Individual presentations will likely be twenty minutes in length, grouped into panels that will aim to bring out inter-disciplinary connections. Continue reading “CFP: 1st Annual Bay Area Conference on Chinese Thought”

January 6, 2017 Posted by | Call for Papers (CFP), Conference | no comments

New Book: Dao Companion to the Philosophy of Xunzi

xunzi_dao-companion

 

I am pleased to share the news that Eric Hutton’s much-anticipated Dao Companion to the Philosophy of Xunzi has been published. Click here for more information and to download the back matter and front matter for free (this includes the introduction).

A list of chapters and contributors is below the fold.

Continue reading “New Book: Dao Companion to the Philosophy of Xunzi”

November 18, 2016 Posted by | Chinese philosophy - 中國哲學 - 中国哲学, Recently Published, Tables of Contents, Xunzi | 5 comments

Another Round on Chinese Thought as Philosophy

In case you missed it, Nicholas Tampio recently published a short piece in Aeon explaining why he thinks Confucius (among other non-Western thinkers) should not be regarded as a philosopher, with implications for the philosophy curriculum and the makeup of philosophy faculties. This is a response to the recent New York Times piece by Jay Garfield and Bryan Van Norden.  Tampio and Van Norden subsequently exchanged tweets on the topic. Amy Olberding replies thoroughly and with humor here, and Ethan Mills responds on behalf of Indian philosophy here.

Where to begin?

Continue reading “Another Round on Chinese Thought as Philosophy”

September 20, 2016 Posted by | Academia, Chinese philosophy - 中國哲學 - 中国哲学, Comparative philosophy, philosophy canon, Profession, Related Blog Discussions | 23 comments

Postdoc at City University of Hong Kong

City U’s Centre for East Asian and Comparative Philosophy is advertising a postdoc that will be of interest to readers of this blog. I’ll post some highlights below the fold and then link to the complete listing.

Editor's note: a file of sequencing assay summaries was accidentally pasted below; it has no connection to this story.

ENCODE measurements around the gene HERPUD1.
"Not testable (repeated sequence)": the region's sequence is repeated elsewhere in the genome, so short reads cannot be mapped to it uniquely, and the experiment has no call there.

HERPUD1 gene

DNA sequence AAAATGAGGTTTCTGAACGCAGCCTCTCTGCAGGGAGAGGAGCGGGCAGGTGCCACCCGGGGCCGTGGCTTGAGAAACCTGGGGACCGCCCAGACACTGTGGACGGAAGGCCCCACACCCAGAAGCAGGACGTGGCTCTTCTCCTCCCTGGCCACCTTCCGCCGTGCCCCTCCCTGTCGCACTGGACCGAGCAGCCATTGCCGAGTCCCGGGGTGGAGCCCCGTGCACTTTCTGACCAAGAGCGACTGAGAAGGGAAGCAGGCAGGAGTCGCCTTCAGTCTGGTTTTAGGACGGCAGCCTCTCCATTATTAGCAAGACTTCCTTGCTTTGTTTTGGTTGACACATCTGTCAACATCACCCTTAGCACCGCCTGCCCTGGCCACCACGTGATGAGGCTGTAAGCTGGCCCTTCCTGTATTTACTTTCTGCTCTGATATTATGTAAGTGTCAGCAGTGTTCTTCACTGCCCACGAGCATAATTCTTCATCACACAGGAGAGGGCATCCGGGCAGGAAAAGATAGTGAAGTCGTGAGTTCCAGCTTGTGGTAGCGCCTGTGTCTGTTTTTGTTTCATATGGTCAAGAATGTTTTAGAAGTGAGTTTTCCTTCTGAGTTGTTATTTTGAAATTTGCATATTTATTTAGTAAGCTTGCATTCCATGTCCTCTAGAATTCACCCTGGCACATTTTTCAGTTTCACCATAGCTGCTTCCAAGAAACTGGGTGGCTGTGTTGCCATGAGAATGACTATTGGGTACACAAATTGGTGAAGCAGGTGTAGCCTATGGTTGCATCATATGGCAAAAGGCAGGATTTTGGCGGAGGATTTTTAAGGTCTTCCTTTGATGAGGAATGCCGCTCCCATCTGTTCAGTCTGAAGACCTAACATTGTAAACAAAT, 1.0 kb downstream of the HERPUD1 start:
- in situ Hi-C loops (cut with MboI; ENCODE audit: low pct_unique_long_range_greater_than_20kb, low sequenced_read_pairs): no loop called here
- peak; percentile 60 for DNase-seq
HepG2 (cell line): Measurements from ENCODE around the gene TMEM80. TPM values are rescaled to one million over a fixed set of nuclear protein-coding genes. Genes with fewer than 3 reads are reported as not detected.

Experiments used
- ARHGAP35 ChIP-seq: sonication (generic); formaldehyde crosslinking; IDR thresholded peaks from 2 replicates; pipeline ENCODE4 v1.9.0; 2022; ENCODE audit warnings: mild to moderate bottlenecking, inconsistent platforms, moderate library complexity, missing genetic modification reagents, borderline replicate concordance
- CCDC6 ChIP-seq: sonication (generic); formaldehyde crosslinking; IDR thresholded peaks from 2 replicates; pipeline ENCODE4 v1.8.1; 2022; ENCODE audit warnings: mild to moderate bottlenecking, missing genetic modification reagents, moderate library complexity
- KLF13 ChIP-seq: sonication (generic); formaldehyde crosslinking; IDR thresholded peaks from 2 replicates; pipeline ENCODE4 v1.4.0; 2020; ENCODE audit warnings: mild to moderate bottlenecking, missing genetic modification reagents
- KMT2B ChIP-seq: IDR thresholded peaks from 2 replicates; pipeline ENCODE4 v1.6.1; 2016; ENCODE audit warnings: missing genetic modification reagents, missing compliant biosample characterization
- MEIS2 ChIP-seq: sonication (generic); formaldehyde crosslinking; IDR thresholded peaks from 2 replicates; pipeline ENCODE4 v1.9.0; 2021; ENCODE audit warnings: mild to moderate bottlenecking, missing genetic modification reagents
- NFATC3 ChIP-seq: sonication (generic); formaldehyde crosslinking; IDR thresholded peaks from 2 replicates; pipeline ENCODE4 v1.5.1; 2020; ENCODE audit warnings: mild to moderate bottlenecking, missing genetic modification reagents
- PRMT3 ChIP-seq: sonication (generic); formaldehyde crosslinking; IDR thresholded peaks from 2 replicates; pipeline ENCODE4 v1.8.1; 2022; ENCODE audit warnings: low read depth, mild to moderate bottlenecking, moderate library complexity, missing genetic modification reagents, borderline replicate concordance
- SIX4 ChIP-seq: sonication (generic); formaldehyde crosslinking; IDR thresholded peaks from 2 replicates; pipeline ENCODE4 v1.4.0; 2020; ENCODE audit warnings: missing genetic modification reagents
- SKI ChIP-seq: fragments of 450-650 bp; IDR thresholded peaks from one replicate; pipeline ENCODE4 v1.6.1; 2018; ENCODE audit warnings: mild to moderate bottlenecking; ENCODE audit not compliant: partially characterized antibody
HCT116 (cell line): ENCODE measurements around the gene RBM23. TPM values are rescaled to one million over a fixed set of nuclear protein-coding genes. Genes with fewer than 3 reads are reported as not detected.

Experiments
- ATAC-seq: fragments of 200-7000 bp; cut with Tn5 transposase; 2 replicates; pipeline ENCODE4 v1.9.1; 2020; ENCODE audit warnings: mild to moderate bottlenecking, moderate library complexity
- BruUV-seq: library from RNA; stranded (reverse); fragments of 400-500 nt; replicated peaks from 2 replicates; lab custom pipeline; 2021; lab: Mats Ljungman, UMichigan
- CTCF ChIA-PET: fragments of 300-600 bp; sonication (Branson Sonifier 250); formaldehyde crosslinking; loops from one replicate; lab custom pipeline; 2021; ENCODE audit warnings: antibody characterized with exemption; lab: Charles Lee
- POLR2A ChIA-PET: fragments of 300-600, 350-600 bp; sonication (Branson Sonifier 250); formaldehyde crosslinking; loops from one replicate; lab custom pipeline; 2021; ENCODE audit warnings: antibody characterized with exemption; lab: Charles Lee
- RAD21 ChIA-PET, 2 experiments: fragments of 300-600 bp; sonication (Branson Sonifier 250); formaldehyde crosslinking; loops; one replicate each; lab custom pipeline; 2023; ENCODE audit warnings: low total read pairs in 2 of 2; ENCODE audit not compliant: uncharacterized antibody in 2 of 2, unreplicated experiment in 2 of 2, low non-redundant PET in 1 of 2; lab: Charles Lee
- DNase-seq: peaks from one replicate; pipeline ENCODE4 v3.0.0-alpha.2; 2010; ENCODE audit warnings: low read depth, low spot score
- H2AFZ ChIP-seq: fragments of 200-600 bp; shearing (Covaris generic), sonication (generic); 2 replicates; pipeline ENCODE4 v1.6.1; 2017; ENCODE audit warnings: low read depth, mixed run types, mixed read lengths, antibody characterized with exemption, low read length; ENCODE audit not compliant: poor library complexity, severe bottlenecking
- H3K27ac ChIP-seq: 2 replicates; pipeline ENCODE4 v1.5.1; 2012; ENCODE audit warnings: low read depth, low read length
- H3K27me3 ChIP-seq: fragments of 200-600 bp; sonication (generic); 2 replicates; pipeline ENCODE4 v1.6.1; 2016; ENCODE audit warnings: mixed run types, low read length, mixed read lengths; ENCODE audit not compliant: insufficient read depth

Continue reading “Postdoc at City University of Hong Kong”

November 1, 2014 Posted by | Opportunities | no comments

In Memoriam: David S. Nivison (1923-2014)

American sinologist and philosopher David Nivison passed away on the 16th of this month. Nivison was a true polymath and made tremendous contributions to a variety of fields that overlapped with Chinese thought and history. For most readers of this blog, he will perhaps be best remembered for his contributions to Chinese philosophy, which was greatly enriched by his work on Daoists and Confucian philosophers across history, including the classical period as well as the Song, Ming and Qing dynasties. For much of his adult life, he also served as one of a small handful of scholars working on Chinese thought under the aegis of a Western philosophy department, and played a major role in integrating Chinese philosophy with contemporary philosophy as practiced in the English-speaking world. Among his best-known books are The Life and Thought of Chang Hsueh-ch’eng, The Ways of Confucianism, and The Riddle of the Bamboo Annals.

There are two substantial obituaries available on-line. One in English and the other in Chinese. The latter includes a nice collection of photographs.

October 24, 2014 Posted by | Chinese philosophy - 中國哲學 - 中国哲学 | one comment